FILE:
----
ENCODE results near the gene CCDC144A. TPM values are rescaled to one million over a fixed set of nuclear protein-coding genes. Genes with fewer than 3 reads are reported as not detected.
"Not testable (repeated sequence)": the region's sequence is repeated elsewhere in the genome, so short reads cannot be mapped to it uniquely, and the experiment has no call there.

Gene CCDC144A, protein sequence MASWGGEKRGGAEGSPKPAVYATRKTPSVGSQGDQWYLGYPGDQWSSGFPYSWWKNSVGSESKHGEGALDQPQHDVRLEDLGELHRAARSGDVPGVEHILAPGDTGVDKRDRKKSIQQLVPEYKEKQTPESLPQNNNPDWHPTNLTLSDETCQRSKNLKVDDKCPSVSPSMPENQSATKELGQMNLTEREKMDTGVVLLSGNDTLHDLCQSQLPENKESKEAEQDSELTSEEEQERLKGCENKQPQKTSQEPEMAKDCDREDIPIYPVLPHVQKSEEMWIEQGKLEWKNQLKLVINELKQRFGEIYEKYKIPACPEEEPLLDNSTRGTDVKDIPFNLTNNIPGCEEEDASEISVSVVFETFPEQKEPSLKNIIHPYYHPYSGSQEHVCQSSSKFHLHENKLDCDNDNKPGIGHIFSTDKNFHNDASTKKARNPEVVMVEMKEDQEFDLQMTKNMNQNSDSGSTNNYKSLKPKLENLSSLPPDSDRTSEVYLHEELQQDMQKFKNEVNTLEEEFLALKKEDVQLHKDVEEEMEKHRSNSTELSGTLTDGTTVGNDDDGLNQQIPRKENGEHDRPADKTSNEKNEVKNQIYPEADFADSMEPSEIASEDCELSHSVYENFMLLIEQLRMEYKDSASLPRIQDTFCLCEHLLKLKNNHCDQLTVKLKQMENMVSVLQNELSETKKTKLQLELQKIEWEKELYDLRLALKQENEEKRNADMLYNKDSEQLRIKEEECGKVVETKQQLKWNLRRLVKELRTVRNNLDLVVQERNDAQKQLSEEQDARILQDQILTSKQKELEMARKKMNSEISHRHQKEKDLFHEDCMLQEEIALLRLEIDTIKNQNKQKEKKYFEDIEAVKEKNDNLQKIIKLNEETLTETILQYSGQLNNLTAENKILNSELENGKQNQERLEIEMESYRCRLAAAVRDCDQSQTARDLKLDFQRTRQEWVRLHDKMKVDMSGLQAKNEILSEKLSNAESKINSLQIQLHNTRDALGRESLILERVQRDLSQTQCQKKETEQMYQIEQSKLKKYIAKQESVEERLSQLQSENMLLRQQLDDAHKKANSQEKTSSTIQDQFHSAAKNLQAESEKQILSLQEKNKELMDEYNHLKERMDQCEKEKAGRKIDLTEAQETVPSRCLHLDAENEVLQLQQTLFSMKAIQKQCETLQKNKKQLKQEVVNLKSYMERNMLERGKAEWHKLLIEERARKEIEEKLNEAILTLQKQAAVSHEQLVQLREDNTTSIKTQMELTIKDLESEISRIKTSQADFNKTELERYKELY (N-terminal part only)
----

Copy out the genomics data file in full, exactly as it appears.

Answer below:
ENCODE results near the gene CCDC144A. TPM values are rescaled to one million over a fixed set of nuclear protein-coding genes. Genes with fewer than 3 reads are reported as not detected.
"Not testable (repeated sequence)": the region's sequence is repeated elsewhere in the genome, so short reads cannot be mapped to it uniquely, and the experiment has no call there.

Gene CCDC144A, protein sequence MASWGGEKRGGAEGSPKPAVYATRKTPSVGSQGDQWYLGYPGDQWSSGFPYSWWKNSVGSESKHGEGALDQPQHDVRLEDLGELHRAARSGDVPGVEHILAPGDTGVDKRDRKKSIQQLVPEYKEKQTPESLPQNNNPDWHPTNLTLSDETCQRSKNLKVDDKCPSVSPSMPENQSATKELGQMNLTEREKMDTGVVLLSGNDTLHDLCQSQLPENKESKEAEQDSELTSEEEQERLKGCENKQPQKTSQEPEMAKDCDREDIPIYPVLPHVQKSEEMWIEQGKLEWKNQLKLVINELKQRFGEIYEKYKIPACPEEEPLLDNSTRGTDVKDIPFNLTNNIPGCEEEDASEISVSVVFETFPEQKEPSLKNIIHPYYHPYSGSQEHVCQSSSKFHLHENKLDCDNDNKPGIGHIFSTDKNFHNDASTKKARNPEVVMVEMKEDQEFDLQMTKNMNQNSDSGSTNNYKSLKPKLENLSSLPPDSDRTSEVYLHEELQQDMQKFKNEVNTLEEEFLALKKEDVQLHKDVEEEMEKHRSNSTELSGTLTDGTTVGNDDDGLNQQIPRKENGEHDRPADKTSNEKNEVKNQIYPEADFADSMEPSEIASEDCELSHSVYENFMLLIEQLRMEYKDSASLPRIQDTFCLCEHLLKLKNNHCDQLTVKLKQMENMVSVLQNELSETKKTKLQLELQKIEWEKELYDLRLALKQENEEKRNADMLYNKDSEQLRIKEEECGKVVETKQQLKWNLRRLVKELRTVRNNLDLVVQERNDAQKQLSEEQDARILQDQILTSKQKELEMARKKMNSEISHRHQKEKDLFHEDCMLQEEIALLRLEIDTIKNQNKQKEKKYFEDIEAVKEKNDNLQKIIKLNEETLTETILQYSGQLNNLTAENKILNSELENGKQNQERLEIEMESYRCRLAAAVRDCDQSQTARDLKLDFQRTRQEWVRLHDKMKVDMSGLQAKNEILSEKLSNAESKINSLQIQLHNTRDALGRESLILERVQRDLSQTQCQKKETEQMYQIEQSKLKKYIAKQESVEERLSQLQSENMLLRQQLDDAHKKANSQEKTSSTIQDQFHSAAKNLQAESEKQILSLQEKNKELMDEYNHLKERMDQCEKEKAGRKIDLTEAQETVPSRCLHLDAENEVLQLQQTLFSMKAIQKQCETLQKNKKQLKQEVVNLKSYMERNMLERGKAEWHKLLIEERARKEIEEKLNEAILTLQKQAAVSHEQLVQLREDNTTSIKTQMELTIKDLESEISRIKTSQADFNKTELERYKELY (N-terminal part only)